Article: Charophytes from the Lower Cretaceous of the Iberian Ranges (Spain)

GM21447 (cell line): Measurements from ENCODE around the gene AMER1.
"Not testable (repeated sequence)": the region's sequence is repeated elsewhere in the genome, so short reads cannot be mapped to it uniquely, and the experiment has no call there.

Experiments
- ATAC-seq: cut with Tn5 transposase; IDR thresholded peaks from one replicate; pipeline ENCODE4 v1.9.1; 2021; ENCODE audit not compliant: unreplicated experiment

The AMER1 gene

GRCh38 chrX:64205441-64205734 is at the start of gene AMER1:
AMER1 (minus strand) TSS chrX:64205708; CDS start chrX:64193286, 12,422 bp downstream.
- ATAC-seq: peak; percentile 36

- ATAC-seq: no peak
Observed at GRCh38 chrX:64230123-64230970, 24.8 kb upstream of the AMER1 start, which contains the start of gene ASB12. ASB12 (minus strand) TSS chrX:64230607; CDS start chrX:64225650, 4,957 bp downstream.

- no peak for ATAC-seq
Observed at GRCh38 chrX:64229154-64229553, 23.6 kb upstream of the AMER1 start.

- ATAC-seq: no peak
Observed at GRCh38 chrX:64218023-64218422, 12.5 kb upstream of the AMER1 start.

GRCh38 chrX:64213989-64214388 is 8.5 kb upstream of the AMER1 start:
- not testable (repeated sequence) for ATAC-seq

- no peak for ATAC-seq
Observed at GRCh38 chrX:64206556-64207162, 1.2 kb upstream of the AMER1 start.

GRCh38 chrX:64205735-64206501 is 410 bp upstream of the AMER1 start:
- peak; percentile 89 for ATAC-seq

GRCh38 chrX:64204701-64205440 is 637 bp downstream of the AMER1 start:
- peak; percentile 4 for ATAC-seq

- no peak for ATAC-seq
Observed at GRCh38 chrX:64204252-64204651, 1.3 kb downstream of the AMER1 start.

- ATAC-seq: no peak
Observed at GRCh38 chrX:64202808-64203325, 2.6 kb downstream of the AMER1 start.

In the Upper Barremian of the Iberian Ranges (Las Hoyas, Cuenca, Spain) an association of exceptionally well preserved charophyte thalli comprises four new form-species: Palaeonitella vermicularis sp. nov., Charaxis spicatus sp. nov., Clavatoraxis robustus gen. et sp. nov., and Clavatoraxis diaz-romerali sp. nov. This is the youngest fossil record of the genus Palaeonitella. The new form-genus Clavatoraxis is erected to include charophyte vegetative remains bearing spine-cell rosettes, a character attributed to the family Clavatoraceae. This is the first time an assemblage of charophyte vegetative remains has been described and related to assemblages of fructifications. This gives a good correlation at family level between the frequency of taxa found as vegetative remains and calcified fructifications. Two biocoenoses are represented: Clavatoraxis robustus displays adaptations found in extant charophytes living in permanent shallow water lakes whereas Clavatoraxis diaz-romerali was adapted to light-limited, probably deeper, environments. Palaeonitella vermicularis grew twisted round thalli of Clavatoraxis. Early Cretaceous freshwater communities appear to have been dominated by charophytes, and not by aquatic ferns as believed previously.